Some of the deadliest animals on earth are toxic. Poison is their deadly weapon to defend themselves or attack. Toxins are injected into the skin and become poison. There are hundreds of deadly subcutaneous syringes in nature. But humans have a long history of converting some of the most toxic substances on the planet into useful and even life-saving drugs, such as botulinum toxin, which is 1g enough to kill one million people. But by paralyzing the facial muscles, it can remove some wrinkles, and its effect is not limited to that. In fact, Botox was first used in the treatment of eye diseases, such as crossed eyes and eyelid convulsions, and is now used to prevent migraines. It is just one of many terrible substances that have been fully utilized. Scientists are increasingly turning the deadliest substances in the animal kingdom into drugs that work well with very small amounts, in other words, they are ideal drugs. Compared with other toxins, the molecular weight of animal toxin polypeptide is small, has high specificity and molecular diversity, is directly encoded by genes, low dose but strong toxicity, and is the key physiological component acting on the target organism. Therefore, animal toxin peptides as natural resources for drug development have been highly valued, a large number of drugs from animal toxin peptides have been approved by FDA, and some polypeptide drugs from animal toxins are in the clinical trial stage.
- Snake toxin peptide drug.
Snake venom is a mixture of enzyme and non-enzyme protein or peptide. Many drugs derived from snake toxin peptide have been used in clinical treatment.
A pentapeptide compound, which is an enhancer of bradykinin, was extracted from the venom of Agkistrodon halys Bothrops jaracaca. The structure of the pentapeptide was cut and the minimum pharmacophore Ala-Pro dipeptide was modified to synthesize an oral drug “captopril”. Captopril reduces blood pressure by increasing bradykinin activity and inhibiting thrombin (ACE). Captopril is a routine drug for the treatment of hypertension. In order to modify the structure of captopril, enalapril, lisinopril, Ramipril, and fosinopril were developed.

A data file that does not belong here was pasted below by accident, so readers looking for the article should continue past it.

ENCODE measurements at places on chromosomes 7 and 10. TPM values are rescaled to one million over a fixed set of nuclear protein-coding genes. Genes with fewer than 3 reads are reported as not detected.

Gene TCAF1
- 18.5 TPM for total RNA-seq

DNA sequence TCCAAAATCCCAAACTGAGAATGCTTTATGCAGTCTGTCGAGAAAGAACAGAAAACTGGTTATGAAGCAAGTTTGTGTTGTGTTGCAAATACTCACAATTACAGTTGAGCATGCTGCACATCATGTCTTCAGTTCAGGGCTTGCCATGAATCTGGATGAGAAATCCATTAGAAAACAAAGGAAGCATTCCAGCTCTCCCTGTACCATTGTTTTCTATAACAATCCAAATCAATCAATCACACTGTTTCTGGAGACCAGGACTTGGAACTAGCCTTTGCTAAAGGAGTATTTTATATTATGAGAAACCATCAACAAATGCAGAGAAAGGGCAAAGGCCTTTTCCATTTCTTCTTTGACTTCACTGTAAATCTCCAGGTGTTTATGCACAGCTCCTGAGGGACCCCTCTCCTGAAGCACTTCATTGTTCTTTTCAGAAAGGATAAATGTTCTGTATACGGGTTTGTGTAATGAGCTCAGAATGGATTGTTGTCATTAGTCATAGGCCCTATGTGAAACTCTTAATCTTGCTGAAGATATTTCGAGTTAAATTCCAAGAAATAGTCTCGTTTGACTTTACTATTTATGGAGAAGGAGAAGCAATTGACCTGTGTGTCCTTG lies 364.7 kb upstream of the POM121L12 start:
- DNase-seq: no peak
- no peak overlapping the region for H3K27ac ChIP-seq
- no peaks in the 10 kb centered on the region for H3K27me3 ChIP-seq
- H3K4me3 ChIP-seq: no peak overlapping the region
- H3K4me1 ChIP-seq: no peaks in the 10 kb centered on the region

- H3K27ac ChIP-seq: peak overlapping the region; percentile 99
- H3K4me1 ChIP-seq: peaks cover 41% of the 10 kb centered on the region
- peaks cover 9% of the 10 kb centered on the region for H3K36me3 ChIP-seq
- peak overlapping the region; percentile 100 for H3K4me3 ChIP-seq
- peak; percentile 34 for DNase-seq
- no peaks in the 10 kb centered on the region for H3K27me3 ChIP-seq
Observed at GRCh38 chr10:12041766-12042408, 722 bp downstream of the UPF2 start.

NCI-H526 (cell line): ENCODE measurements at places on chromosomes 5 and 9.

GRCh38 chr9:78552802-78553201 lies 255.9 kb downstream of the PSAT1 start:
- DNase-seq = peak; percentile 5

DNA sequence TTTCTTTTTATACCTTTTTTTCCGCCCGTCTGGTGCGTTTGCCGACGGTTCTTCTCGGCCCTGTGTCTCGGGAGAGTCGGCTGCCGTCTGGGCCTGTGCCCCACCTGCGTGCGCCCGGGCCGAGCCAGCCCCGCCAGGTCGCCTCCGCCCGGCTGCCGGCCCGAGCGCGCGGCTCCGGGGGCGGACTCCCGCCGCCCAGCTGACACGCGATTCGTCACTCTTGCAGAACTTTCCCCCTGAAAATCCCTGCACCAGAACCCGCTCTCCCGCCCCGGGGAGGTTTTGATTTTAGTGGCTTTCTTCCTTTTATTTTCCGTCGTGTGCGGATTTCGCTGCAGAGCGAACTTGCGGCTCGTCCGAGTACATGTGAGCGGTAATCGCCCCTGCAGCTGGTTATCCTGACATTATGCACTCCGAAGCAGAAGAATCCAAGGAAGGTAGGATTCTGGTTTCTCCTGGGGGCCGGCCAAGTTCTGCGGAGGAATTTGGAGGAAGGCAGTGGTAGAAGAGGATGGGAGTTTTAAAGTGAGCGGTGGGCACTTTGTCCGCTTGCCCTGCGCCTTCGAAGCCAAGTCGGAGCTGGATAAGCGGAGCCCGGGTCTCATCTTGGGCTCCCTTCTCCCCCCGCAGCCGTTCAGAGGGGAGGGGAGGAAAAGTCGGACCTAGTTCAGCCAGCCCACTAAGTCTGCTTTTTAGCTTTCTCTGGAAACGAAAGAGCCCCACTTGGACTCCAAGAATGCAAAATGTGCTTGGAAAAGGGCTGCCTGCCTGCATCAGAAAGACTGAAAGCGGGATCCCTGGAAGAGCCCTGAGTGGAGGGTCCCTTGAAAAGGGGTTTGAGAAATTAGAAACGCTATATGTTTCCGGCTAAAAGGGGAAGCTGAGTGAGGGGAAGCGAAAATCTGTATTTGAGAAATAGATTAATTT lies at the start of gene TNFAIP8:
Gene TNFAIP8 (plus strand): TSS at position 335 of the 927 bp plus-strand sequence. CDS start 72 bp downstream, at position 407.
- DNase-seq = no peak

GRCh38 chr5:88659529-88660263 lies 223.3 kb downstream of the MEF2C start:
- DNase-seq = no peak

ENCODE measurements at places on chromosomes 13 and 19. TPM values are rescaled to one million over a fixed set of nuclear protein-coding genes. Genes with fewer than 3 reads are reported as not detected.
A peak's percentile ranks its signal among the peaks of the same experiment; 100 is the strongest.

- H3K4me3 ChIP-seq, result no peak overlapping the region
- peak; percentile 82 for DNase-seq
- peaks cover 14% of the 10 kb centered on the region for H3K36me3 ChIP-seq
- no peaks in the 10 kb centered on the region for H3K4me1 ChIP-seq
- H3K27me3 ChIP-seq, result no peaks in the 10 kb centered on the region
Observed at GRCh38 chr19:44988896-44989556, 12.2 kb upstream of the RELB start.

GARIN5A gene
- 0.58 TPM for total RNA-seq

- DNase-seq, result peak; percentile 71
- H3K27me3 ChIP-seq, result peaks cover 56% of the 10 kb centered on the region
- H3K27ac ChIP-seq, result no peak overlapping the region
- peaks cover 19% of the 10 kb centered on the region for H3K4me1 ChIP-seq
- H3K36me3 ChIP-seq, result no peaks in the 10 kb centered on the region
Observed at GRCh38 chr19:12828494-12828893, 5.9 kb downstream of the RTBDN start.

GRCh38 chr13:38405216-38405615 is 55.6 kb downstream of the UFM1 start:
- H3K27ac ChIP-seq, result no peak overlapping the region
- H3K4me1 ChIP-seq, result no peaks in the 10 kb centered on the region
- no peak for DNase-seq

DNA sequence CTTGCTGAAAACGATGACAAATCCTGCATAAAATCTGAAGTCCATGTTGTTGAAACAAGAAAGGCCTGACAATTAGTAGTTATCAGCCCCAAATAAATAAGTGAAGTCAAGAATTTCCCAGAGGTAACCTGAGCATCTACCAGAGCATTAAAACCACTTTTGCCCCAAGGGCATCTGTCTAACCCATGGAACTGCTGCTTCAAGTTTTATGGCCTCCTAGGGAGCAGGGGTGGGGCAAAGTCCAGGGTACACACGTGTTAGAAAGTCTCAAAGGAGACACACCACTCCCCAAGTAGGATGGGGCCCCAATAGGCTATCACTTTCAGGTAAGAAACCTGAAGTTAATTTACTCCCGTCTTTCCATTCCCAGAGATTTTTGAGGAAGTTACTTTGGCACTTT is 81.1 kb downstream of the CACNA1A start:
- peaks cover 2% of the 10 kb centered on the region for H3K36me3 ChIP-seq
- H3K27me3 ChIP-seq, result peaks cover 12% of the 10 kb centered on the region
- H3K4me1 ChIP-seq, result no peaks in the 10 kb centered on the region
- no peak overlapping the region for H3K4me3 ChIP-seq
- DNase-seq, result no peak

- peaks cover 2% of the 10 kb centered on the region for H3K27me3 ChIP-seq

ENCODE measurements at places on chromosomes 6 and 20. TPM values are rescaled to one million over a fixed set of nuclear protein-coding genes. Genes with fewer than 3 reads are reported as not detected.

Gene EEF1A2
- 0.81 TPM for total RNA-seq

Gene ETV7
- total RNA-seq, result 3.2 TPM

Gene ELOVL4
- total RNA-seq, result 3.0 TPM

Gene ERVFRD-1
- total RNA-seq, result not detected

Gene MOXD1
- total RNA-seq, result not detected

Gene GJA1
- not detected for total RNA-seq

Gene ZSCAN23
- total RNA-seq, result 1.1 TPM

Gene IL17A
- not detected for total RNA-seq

- Scorpion toxin peptide drug
It was found that chlorotoxin peptides in scorpion Leiurus quinquestriatus venom could delay the activity of human glioma cells in vitro. The venom of Venezuelan scorpion Tityus dispans, which has antibacterial and antiparasitic activity, can inhibit the growth of Leishmania in vitro. The toxin protein Bengalin of Indian scorpion can induce apoptosis of human leukemia cells in vitro and improve the biochemical indexes of osteoporosis in female rats. The α-neurotoxin found in scorpion venom can delay the inactivation of sodium channel at the neuromuscular junction, and the inactivation of the sodium channel may enhance neuromuscular reflex and airway contraction, which can treat sleep apnea theoretically.
- Sea anemone toxin peptide drug
Sea anemone is one of the oldest poisonous animals in existence. Like other members of the phylum, sea anemones have many special thorn cells and are widely distributed throughout the body. ShK toxin isolated from anemone is an effective Kv1.3 channel blocker. Kv1.3 channel plays an important role in the activation (proliferation and cytokine production) of human effector memory T cells. ShK can treat T-cell-mediated autoimmune diseases. Such as multiple sclerosis and rheumatoid arthritis. Kv1.3 receptor blockers are also considered to be targets for the treatment of obesity. ShK toxin also has potential applications in the treatment of obesity and insulin resistance. ShK-186, an analog of ShK toxin, now known as Dalazatide, has successfully completed clinical trials and entered the drug market for the treatment of autoimmune diseases.
- Leech toxin peptide drug
Leech is an important traditional medicine, which has many functions in the treatment of cerebral hemorrhage and other thrombus-related diseases. Hirudin is an effective anticoagulant in the salivary gland of leeches. Hirudin can inhibit the formation of thrombus and prevent the clotting of host blood. Pharmacological studies have shown that hirudin has the functions of anticoagulation, antithrombus, anti-atherosclerosis, anti-platelet aggregation, anti-tumor, and anti-inflammation, improving hemorheology and protecting the cerebral ischemia-reperfusion injury.
Although a large number of animal toxins have not yet been developed, animal toxin peptide drugs have made great achievements in clinical application, which makes more people realize the great potential and prospect of animal toxin polypeptide drug research and development. However, the effectiveness and safety of many animal toxins in clinical treatment need to be further verified, so the research and development of drugs based on animal toxins is also a great challenge.
1. Wieland, T. (2012). Peptides of poisonous Amanita mushrooms. Springer Science & Business Media.
2. Gopalakrishnakone, P., Cruz, L. J., & Luo, S. (Eds.). (2017). Toxins and Drug Discovery. Springer.